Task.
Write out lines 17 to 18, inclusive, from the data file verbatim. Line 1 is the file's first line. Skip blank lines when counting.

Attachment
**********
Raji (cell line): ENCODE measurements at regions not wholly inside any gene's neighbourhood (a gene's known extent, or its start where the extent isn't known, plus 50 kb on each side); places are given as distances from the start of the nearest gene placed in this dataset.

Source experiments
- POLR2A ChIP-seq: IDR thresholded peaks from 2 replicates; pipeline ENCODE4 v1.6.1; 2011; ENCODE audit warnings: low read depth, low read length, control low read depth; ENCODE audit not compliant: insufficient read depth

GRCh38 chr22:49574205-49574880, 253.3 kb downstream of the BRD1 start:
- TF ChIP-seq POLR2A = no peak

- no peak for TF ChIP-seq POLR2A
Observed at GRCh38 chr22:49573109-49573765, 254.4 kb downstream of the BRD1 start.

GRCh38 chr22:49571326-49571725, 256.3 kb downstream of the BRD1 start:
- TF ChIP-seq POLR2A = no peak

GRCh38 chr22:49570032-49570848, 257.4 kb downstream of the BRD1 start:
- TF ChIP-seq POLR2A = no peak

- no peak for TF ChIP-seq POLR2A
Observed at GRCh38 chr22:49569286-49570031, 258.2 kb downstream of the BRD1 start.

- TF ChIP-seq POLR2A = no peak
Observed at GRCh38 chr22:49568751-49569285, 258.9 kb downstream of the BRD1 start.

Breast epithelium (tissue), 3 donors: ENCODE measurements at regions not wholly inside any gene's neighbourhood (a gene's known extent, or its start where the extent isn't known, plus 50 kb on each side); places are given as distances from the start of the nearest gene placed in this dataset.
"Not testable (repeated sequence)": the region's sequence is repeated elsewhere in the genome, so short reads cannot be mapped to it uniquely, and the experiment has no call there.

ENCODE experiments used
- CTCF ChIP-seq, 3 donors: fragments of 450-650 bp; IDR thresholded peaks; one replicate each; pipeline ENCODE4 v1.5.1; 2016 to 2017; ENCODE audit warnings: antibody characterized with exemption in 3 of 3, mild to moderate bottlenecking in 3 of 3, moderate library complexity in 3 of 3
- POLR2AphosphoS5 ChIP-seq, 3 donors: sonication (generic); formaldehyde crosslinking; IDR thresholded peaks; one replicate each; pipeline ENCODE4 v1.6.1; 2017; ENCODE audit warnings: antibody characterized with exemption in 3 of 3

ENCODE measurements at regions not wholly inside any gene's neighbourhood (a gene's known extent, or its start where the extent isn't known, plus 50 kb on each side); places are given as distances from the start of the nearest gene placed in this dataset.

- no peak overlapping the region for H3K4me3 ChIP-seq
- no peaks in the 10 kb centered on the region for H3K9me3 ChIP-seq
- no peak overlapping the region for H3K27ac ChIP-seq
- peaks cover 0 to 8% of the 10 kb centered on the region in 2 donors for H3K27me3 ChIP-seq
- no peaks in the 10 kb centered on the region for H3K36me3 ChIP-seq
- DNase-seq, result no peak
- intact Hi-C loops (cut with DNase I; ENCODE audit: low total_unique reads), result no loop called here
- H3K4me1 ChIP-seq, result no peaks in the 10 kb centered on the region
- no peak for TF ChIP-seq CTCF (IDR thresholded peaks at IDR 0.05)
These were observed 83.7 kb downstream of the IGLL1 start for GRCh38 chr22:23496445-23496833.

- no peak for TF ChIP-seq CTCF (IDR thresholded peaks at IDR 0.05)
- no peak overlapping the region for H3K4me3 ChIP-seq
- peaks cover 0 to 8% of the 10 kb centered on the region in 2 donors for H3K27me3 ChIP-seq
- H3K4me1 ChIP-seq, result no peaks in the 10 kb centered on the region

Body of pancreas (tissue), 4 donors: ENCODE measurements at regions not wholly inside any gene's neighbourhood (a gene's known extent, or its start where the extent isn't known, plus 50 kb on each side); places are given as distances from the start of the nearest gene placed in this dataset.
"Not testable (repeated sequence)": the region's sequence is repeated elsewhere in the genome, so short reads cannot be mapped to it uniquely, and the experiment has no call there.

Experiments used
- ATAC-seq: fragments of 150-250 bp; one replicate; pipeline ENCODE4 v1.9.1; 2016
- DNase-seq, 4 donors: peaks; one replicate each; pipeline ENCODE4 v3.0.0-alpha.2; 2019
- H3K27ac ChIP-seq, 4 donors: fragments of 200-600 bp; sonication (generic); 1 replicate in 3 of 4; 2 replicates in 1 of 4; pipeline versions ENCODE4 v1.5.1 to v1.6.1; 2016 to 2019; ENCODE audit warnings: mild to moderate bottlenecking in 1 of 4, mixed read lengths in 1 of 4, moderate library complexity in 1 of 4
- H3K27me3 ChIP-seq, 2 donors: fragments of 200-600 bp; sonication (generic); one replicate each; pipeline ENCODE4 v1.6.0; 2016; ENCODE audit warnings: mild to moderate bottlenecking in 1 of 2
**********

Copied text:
"Not testable (repeated sequence)": the region's sequence is repeated elsewhere in the genome, so short reads cannot be mapped to it uniquely, and the experiment has no call there.

ENCODE experiments used